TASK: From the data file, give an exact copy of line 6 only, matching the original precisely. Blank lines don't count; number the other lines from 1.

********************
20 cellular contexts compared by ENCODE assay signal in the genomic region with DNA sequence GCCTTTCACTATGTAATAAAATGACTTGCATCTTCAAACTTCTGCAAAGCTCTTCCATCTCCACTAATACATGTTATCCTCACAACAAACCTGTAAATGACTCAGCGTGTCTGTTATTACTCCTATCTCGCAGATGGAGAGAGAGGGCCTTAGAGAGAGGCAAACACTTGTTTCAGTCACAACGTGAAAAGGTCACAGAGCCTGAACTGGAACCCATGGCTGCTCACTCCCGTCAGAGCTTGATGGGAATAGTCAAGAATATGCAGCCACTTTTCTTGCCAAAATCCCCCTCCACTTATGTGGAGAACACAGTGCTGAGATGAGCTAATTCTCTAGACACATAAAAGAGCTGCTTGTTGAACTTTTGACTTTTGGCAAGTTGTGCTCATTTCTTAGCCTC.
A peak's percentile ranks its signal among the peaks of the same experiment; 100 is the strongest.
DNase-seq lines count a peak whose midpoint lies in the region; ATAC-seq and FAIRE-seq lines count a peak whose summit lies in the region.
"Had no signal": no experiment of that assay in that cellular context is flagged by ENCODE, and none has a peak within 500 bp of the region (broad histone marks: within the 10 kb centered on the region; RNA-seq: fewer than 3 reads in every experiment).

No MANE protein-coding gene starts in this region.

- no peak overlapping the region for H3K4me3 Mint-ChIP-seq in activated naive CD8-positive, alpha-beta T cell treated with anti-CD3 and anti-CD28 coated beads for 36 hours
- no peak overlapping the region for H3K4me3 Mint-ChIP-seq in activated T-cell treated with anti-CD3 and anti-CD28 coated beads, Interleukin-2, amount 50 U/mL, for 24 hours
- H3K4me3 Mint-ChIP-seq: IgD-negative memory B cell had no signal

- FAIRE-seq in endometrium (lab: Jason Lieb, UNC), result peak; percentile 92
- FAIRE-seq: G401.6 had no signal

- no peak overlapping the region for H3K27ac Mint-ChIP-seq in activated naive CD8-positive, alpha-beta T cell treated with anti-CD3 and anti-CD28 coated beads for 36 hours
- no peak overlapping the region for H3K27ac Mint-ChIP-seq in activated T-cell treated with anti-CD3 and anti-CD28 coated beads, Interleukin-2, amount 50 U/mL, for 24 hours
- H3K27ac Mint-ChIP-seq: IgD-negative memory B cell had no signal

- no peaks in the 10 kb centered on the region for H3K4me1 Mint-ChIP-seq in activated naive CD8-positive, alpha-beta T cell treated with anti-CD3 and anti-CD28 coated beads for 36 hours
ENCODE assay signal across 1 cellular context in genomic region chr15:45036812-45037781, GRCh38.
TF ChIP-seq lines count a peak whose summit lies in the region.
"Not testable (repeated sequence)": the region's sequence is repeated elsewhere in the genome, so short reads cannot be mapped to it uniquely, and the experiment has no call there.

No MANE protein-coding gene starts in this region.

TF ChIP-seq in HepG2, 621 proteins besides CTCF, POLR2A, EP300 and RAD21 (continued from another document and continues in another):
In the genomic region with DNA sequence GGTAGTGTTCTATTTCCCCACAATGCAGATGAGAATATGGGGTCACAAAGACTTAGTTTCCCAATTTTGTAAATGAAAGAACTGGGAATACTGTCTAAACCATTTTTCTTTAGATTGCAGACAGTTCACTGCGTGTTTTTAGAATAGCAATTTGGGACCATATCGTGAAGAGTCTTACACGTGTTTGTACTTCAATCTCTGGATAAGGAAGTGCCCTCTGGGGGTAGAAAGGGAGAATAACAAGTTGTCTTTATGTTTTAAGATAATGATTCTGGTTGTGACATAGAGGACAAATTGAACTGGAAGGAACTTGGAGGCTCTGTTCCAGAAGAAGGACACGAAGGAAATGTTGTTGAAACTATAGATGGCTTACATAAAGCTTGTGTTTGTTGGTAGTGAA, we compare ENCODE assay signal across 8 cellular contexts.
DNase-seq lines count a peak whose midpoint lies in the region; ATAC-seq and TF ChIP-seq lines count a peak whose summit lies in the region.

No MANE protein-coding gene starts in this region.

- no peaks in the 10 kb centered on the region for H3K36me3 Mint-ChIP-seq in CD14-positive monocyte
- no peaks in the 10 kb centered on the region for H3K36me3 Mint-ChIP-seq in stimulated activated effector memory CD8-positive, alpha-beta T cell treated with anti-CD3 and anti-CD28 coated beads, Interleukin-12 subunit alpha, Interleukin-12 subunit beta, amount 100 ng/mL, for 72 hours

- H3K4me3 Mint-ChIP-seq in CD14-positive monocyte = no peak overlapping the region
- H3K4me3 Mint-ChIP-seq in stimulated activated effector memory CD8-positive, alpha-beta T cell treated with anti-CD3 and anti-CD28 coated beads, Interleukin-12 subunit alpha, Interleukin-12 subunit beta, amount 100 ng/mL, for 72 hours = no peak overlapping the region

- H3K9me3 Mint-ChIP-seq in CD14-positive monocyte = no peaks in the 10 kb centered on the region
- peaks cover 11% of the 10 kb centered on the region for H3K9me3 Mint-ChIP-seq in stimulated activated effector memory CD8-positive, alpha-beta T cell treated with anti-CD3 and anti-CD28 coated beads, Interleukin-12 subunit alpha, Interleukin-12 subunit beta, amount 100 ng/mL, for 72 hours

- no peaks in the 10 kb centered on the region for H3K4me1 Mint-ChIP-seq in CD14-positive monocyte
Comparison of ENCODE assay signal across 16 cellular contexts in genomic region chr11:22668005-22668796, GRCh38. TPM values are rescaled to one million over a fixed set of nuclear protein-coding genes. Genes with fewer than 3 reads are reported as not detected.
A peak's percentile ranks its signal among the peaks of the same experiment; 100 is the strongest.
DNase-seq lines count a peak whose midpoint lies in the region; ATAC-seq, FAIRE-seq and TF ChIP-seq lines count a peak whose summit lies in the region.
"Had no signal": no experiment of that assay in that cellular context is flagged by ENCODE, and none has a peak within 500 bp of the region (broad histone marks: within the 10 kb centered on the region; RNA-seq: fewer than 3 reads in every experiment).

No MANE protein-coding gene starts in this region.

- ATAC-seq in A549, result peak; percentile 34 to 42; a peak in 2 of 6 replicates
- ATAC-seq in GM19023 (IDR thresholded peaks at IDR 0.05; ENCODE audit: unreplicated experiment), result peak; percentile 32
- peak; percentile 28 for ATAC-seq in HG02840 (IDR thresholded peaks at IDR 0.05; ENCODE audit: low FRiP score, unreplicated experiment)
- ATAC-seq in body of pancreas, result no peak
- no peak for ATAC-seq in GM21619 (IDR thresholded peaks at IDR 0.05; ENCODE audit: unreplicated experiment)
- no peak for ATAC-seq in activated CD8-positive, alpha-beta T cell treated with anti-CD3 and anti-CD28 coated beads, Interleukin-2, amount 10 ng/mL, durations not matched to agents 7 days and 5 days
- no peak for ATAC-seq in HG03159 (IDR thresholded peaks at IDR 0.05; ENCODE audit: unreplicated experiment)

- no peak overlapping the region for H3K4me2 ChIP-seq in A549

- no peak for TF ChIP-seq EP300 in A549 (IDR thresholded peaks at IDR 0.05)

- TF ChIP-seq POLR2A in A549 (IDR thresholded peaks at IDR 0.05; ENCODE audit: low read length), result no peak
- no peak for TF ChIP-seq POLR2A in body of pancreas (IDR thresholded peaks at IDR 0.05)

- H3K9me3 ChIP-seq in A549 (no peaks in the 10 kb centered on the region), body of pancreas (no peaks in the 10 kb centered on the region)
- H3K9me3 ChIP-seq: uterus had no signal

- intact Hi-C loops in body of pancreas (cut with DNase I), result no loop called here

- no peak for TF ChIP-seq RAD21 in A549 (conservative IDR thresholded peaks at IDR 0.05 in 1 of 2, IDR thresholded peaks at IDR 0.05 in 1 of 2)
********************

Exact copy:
- no peak overlapping the region for H3K4me3 Mint-ChIP-seq in activated naive CD8-positive, alpha-beta T cell treated with anti-CD3 and anti-CD28 coated beads for 36 hours